The fourth is the inability of Mr Corbyn and otherpoliticians to understand the consequences of the nuclear option of imposingdirect rule on nations like the BVI and Bermuda. They fail to think through thelong term consequences at an international and regional level of such aresponse, or the probability that such actions would lead the overseasterritories to accelerate their desire for independence; an outcome that coulddiminish present levels of co-operation with the UK and others.
And finally, while much of what has been made public may bedistasteful, immoral and damaging, the impact is only likely to be felt in themost democratic of societies. It is no surprise that in Iceland the revelationshave resulted in the resignation of the Prime Minister, but elsewhere the issueis likely to serve only to maintain the influence and power of those allegedlyinvolved or who they protect, in the certain knowledge that if they were everto lose office, the information would be used against them.
It is also worth observing that at the other end of thespectrum, it is likely that many of so far unnamed companies and individuals,who are of no interest to the international media, were using the services ofMossack Fonseca for perfectly legitimate reasons to structure internationaldeals, establish family trusts, to create cross border joint ventures, and forother activities that are perfectly normal, unless they involve the use ofcriminal proceeds, tax evasion or fraud.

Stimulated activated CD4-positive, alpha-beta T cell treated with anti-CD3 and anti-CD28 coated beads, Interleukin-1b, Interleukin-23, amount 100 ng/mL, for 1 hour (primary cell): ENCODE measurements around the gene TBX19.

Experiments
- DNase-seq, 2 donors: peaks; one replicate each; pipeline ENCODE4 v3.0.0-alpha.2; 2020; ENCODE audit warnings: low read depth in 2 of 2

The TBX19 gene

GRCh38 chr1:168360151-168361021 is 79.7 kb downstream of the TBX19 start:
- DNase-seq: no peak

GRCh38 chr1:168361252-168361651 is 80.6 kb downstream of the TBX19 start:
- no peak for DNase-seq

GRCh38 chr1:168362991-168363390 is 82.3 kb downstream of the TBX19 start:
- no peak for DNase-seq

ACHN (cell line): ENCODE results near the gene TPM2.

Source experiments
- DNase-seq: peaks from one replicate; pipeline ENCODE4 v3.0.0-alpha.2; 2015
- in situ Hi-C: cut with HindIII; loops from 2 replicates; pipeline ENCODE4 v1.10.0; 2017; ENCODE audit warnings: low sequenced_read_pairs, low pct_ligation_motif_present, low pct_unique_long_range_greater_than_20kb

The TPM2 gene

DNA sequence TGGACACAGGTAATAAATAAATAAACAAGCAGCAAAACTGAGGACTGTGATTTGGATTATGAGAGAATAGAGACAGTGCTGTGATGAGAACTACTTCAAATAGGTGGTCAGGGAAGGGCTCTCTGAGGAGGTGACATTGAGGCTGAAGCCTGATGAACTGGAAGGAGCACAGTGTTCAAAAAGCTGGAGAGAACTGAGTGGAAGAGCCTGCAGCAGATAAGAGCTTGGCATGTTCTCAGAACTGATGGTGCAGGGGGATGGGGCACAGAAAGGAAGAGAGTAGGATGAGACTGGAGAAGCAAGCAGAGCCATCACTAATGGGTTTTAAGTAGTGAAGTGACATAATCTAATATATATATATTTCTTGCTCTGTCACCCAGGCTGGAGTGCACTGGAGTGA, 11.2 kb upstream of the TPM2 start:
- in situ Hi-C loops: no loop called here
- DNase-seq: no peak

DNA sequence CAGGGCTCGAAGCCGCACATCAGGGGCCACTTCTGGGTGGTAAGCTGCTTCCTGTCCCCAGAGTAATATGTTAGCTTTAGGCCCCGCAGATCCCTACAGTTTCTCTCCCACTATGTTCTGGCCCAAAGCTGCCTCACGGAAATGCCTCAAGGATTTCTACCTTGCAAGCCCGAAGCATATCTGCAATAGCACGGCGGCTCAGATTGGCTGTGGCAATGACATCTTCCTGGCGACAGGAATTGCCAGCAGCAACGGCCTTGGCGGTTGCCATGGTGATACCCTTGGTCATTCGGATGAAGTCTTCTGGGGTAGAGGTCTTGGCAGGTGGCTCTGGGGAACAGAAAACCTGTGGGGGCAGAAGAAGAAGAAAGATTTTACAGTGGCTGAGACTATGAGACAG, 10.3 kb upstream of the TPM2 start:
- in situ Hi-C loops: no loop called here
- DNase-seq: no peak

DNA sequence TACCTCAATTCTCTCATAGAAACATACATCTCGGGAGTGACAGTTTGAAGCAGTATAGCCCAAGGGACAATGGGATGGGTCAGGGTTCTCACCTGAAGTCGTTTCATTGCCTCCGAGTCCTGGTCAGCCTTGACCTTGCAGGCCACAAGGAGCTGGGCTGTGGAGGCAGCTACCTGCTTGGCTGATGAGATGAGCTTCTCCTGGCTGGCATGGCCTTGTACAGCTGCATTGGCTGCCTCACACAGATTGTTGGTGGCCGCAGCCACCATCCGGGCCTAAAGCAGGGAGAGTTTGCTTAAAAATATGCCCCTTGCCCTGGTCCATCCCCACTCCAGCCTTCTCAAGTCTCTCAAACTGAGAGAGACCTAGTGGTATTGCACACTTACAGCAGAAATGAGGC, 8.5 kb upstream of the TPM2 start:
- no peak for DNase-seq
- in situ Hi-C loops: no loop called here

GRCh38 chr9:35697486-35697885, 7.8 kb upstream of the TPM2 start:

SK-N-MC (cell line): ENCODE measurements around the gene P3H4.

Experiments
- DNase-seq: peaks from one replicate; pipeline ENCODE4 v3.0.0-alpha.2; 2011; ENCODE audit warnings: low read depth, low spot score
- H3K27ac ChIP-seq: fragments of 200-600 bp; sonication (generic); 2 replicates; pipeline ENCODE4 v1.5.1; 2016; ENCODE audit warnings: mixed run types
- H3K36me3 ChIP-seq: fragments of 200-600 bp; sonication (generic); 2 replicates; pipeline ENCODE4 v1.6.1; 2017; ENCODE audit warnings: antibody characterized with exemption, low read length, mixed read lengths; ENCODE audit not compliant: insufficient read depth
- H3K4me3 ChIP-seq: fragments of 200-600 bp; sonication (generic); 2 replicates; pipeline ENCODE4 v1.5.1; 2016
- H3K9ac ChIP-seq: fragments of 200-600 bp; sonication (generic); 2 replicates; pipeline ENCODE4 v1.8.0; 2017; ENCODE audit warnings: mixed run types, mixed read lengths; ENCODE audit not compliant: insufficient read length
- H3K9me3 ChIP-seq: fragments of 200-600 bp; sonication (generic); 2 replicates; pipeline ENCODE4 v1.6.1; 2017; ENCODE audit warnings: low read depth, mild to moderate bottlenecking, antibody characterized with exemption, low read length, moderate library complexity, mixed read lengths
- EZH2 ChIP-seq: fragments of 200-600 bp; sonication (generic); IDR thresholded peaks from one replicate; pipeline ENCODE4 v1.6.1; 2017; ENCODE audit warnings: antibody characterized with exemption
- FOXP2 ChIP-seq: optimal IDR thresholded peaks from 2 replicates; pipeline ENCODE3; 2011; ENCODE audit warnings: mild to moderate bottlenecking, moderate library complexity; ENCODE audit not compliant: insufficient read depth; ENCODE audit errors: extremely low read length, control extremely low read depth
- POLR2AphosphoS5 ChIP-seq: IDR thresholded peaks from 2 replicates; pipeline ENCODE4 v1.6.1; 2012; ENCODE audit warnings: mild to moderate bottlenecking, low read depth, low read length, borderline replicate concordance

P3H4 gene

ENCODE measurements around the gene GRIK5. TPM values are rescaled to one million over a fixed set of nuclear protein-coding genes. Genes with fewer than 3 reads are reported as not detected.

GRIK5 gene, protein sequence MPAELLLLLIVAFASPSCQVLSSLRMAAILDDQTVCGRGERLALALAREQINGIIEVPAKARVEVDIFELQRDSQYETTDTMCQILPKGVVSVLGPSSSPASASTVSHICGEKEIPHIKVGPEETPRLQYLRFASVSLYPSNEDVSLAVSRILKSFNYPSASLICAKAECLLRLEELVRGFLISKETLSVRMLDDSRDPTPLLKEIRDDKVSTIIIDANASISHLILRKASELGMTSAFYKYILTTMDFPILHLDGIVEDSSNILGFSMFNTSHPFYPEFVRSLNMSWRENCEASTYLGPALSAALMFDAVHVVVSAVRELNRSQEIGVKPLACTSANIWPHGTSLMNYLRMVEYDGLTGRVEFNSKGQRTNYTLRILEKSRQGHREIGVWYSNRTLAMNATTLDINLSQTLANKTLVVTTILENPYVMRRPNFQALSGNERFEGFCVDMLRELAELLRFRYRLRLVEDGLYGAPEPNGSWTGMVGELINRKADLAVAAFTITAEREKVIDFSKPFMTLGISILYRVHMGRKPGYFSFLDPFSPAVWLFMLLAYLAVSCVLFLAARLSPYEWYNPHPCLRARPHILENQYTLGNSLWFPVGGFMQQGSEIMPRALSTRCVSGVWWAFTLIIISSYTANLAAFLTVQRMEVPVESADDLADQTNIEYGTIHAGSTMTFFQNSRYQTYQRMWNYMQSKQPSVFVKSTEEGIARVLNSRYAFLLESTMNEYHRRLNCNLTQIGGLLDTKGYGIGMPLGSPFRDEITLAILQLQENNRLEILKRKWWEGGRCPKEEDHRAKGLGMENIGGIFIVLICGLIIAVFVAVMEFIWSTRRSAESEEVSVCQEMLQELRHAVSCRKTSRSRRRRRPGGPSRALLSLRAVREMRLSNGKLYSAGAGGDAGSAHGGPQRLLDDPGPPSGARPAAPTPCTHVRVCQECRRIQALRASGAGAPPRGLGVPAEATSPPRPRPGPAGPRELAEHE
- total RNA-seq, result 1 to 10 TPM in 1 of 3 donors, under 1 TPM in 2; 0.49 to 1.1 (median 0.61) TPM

Despite this, the angry response to the emergence of a newwealthy elite, paying little tax will not go away, especially so in austerityhit developed nations that have sought to increase their revenue from theirmiddle classes in order to deliver social services for all.
This is not to argue that what has been happening iscorrect let alone just, but to suggest that if governments like the UK, US andothers willingly establish such facilities in order to gain economic advantagefor their enterprises and financial centres, it is hardly surprising thataggressive tax advisers, political autocrats and the super-rich, will seize theopportunity to use such offshore anonymity to increase their wealth and power.
David Jessop is a consultant to the Caribbean Council and canbe contacted at [email protected]
Previous columns can be found at www.caribbean-council.org